When surveying data are collected, they usually must conform to a given set of geometric conditions, and when they do not, the observations are adjusted to force that geometric closure. For a set of uncorrelated observations, a measurement with a high precision, as indicated by a small variance, implies a good observation, and in the adjustment it should receive a relatively small portion of the overall correction. Conversely, a measurement with a lower precision as indicated by a larger variance implies an observation with a larger error, and thus it should receive a larger portion of the correction.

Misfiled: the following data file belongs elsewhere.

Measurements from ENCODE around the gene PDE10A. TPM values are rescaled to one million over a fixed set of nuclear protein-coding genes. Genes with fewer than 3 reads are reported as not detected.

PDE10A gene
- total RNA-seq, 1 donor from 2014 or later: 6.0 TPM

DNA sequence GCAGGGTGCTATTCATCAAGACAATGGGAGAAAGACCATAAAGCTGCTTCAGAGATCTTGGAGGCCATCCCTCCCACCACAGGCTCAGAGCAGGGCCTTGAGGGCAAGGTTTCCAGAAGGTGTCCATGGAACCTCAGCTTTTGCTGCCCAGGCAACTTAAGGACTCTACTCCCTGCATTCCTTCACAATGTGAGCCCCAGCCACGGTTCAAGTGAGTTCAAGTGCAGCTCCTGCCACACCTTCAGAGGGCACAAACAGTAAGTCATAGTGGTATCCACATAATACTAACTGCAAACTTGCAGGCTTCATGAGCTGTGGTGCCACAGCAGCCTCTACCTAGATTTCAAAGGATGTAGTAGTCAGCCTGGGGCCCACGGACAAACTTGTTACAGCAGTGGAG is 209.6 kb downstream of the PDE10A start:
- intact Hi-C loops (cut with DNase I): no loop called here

The weight of an observation is a measure of an observation's relative worth compared to other observations. Weights are used to control the sizes of corrections applied to observations in an adjustment. The more precise an observation is, the higher its weight should be; in other words, the smaller the variance, the higher the weight. From this analysis, it can be stated intuitively that weights are inversely proportional to variances. Thus, it also follows that correction sizes should be inversely proportional to weights.
In situations where observations are correlated, weights are related to the inverse of the covariance matrix, ∑. As discussed in Chapter 6, the elements of this matrix are variances and covariances. Since weights ...